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Differential Fault Attack on Feistel-Based Sponge AE Schemes

Abstract

Performing differential fault attack (DFA) for any sponge authenticated encryption (AE) in the encryption query is a challenging task due to the employment of a unique nonce. Therefore, we need to repeat the nonce to perform DFA and, probably, this can be done through the decryption queries. The sponge duplex is a popular mode of operation for constructing authenticated encryption schemes, where 25 out of the 56 round 1 submissions in the ongoing NIST lightweight cryptography standardization process are sponge-based. The majority of these sponge-based constructions employed substitution permutation networks (SPN)/Feistel-like structures inside their underlying permutation. In this paper, we are interested in Feistel-based permutations used in the sponge AE construction. We call this kind of Feistel design a generalized Feistel network (GFN). We observe that, for a duplex sponge mode with GFN-based permutation, we might be able to recover the state by performing faulty forgeries in the decryption query. We make the reasonable assumption that the internal round function used in GFN follows an SPN-like structure. In this work, under random fault model, we first present an attack on the CiliPadi family of an authenticated encryption scheme to retrieve its state and then recover the secret key. We show that around \(2^{21}\) (data complexity) faulty queries are sufficient to recover its master key. Also, the time and memory complexities of this attack are respectively \(2^{14.5}\) and \(2^{8.5}\) nibbles. Then, we generalize this attack for any GFN-based sponge AE where SPN internally used inside the GFN. We propose two fault attacks to recover the internal state. In the first case, we assume that SPN has at least two rounds used in GFN. In the second case, GFN has employed one round SPN inside it. In both attacks, we recover the state by performing faulty forgery at the final permutation call (before the tag is obtained) under two different fault models. Then, we give a complete theoretical analysis to perform faulty forgeries. We also discuss the possibilities to extend state recovery attacks to full key recovery. Finally, we propose a general countermeasure against these kinds of fault attacks. To the best of our knowledge, this is the first fault attack reported on GFN-based sponge AE, where GFN internally uses SPN to fulfill its structure.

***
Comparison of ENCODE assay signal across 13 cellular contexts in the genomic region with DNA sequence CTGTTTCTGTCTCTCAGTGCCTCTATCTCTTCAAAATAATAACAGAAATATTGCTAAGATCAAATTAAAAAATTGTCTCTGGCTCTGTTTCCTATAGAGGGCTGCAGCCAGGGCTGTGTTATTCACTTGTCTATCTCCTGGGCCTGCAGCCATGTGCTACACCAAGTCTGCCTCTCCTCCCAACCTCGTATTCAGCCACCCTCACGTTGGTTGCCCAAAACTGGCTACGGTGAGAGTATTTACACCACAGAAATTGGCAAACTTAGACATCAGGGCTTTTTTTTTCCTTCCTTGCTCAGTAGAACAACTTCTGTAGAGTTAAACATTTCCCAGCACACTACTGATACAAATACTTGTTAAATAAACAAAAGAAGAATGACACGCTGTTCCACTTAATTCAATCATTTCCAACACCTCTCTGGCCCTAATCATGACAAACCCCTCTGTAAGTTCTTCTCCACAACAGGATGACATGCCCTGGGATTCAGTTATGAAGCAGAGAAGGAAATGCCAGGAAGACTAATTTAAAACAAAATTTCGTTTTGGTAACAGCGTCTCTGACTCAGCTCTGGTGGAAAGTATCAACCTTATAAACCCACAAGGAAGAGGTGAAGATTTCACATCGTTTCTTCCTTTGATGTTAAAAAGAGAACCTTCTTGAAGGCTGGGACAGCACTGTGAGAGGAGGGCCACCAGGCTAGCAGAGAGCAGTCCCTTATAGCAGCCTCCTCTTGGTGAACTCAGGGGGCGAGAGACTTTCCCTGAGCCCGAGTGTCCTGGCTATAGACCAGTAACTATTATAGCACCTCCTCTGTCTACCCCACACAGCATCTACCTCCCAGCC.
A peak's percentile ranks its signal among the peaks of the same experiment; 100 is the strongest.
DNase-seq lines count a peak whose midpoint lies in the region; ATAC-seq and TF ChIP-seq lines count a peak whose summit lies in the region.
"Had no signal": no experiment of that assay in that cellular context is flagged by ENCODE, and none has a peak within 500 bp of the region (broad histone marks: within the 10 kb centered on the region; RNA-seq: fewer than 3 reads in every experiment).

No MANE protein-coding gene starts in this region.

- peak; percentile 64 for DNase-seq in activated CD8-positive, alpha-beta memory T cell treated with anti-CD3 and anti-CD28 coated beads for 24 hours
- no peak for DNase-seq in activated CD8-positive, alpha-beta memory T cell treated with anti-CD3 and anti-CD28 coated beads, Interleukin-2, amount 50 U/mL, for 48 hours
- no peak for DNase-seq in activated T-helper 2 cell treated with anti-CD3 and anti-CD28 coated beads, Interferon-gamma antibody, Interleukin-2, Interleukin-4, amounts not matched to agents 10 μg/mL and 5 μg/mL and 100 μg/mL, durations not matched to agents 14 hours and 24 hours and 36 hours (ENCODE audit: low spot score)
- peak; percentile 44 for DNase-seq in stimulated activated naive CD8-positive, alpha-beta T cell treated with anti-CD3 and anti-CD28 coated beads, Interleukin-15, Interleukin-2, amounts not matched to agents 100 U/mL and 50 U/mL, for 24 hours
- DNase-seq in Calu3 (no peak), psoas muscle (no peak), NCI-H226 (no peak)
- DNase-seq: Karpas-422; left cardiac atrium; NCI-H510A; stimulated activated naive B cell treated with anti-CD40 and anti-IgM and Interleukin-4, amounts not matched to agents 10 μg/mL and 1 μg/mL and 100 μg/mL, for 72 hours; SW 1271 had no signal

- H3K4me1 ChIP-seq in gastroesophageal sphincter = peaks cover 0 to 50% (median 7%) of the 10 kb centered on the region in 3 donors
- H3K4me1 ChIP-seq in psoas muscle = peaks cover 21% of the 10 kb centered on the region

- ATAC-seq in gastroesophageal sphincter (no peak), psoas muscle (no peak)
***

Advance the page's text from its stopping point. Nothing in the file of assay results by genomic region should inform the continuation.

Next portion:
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Notes

  1. SPN is sometimes defined more generally, e.g., by allowing the S-box to vary across rounds or by allowing a more complex interaction with k than XOR

  2. \(\mathcal {L}_{*,j,h} = (\mathcal {L}_{0,j,h},\mathcal {L}_{1,j,h},\mathcal {L}_{2,j,h},\mathcal {L}_{3,j,h})\)

  3. https://github.com/janaamit001/State-Recovery-of-LED-Permutation-in-the-CiliPadi-AEAD

  4. Let us take the \(\mathbf {f^{'}}\) state difference as \(\Delta _{in} = (0,0,\ldots ,\delta _e,0)\), \(\delta _e > 0\) and \(0\le e \le m-1\). Then, \(\mathrm{MCS}\circ \mathrm{SR}\big (\Delta _{in}\big ) = (\delta ^{'}_{0}, \delta ^{'}_{1}, \cdots , \delta ^{'}_{m-1})\), where \(\delta ^{'}_{j} > 0,\;\forall j \in \{o_1,\cdots ,o_\sigma \}\) and \(\delta ^{'}_{j} = 0\) for the remaining \(m-\sigma\) positions. Based on the above example, we define a new function \(\mathrm{MC}:\{1,2,3,\cdots ,m\} \rightarrow \{1,2,3,\cdots ,m\}\) such that \(\mathrm{MC}(e) = \{o_1,o_2,\cdots ,o_\sigma \}\), where e represent a byte/nibble fault position and \(o_1,o_2,\cdots ,o_\sigma\) are different byte/nibble (non-zero difference) positions after applying SR, MCS operations to \(\Delta _{in}\).

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Acknowledgements

The preliminary of this work has started during my internship at the NTT Secure Platform Laboratories, Tokyo, Japan. The author would like to thank Dr. Yu Sasaki and Dr. Avik Chakraborty for the initial discussion and the guidance of this work. Also, the author would like to thank Dr. Ashwin Jha for a fruitful discussion on this work.

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Appendix

Appendix

Fault Attack on Single Round SPN-Based GFN Sponge AE

In this attack, we first describe the fault model. Then, we give a description of the state recovery by repeatedly performing faulty forgery in the decryption query.

The Fault Model

In this attack, we have considered a known byte/nibble fault model where the injected byte/nibble fault is only assumed to disturb a particular byte/nibble in such a way that the distribution of the faulty value is fully biased. More specifically, the attacker perfectly knows the statistical distribution of the faulty value.

The Fault Attack Description